Locally, research projects have involved academic staff from both the Melbourne Graduate School of Education (MGSE) and other Australian universities (Monash, Deakin, Edith Cowan, the Australian Catholic University, and the University of Queensland) and the Australian Council for Educational Research (ACER). The ICCR has also been the site of significant technical innovation including the adaptation of video analysis tool, Studiocode, for use in social science research. This software was in widespread international use and represented the benchmark for video analysis for many years.
Professor Clarke, the ICCR team designed and now manage an internationally unique, state-of-the-art
digital research facility. This digital research platform is unique in its
design and collaborative production and analysis of complex digital classroom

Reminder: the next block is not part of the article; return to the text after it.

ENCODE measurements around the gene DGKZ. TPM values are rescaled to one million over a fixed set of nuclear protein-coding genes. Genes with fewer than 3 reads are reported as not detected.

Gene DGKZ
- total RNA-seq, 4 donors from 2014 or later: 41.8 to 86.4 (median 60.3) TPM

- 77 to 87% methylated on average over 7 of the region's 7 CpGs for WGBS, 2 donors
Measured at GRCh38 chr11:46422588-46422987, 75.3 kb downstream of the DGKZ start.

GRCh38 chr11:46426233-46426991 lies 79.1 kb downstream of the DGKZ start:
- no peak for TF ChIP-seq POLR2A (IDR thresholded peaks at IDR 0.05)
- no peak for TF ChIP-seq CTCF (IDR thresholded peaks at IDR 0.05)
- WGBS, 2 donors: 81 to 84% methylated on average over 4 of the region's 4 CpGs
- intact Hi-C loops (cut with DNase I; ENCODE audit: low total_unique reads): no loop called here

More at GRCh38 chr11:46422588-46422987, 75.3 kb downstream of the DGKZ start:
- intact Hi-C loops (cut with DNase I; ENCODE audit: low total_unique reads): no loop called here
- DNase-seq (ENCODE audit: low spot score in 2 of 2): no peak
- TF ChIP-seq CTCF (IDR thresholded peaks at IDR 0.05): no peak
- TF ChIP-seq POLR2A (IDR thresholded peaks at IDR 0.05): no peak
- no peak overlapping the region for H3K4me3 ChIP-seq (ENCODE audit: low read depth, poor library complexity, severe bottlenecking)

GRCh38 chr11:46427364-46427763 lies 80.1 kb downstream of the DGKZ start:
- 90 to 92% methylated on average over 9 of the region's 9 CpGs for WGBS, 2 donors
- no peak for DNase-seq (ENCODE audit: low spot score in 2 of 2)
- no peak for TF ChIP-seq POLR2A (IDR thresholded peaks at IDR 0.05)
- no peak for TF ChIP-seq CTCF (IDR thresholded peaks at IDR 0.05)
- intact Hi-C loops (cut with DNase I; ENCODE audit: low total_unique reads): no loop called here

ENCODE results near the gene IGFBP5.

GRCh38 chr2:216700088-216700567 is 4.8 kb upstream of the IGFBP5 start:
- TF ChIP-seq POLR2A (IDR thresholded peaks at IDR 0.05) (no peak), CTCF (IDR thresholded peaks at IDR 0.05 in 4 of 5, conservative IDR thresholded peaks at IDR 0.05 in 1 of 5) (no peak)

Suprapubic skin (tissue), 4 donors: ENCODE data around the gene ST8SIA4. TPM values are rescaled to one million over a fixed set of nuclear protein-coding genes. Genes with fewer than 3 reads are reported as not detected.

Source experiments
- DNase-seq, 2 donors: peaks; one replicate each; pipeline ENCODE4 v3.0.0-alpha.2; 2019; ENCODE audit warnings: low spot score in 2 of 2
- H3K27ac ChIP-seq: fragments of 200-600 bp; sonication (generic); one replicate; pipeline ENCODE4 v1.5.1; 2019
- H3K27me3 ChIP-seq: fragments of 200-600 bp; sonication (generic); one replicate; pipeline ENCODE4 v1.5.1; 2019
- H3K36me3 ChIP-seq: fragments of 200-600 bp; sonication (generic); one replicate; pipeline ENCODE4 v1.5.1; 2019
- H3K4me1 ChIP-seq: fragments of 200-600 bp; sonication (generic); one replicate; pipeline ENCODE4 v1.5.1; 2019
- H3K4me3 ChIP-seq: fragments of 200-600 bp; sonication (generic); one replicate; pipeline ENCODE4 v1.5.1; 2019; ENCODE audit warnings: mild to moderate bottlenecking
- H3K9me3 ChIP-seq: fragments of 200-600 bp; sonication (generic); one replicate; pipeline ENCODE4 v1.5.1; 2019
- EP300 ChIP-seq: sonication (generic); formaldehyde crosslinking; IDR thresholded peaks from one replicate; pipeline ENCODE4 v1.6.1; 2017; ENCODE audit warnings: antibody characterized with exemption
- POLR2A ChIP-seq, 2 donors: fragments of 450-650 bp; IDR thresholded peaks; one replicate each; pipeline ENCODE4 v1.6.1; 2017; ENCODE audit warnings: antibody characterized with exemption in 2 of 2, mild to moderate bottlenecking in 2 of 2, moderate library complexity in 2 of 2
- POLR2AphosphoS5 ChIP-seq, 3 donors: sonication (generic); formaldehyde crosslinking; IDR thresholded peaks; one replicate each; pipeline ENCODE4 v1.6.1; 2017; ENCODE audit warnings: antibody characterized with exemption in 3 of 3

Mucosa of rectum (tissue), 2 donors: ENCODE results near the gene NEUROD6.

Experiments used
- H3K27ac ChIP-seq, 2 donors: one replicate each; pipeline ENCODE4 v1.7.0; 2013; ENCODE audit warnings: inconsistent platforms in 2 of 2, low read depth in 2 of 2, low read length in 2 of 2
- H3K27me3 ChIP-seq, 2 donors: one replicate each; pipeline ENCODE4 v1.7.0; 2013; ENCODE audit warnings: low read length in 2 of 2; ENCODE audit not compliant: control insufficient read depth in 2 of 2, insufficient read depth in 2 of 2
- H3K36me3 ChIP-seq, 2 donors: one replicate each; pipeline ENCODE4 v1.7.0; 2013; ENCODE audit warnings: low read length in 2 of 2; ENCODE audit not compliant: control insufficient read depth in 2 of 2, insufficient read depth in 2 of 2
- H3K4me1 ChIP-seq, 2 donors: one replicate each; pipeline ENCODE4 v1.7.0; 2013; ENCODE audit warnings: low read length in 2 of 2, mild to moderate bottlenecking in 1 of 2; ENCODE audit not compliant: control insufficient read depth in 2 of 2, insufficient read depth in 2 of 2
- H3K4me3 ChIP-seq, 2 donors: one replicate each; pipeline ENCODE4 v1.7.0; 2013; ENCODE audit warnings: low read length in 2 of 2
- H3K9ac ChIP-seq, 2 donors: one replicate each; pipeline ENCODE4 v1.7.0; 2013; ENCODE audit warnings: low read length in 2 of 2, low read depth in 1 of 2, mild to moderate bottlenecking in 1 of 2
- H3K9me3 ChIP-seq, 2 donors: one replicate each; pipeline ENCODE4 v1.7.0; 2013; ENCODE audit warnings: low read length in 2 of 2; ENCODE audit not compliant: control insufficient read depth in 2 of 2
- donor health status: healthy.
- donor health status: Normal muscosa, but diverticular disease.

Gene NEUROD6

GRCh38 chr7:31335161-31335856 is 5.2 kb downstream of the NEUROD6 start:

The ICCR research platform is a member of The Science of Learning Research Centre and partner of The Social & Cultural Informatics Platform (SCIP) and includes a research control room that serves as a digital hub in the Melbourne Graduate School of Education, connecting to the UNESCO Observatory of Arts Education, studioFive through 16 channels of video and 32 channels of audio.
David and the ICCR have been at the centre of several extensive international research communities. The longevity of these research communities has been remarkable; the LPS has been an active research community across 16 countries for over a period of more than 20 years. More recent research communities, such as the one associated with the International Classroom Lexicon Project, are similarly internationally diverse, bringing major international researchers to the University of Melbourne to collaborate and interact with the local community.
A research volume, Teachers talking about their classrooms: Learning from the professional lexicons of mathematics teachers around the world, is in preparation. It documents the professional vocabulary of teachers in ten communities worldwide when talking about the phenomena of the middle school mathematics classroom.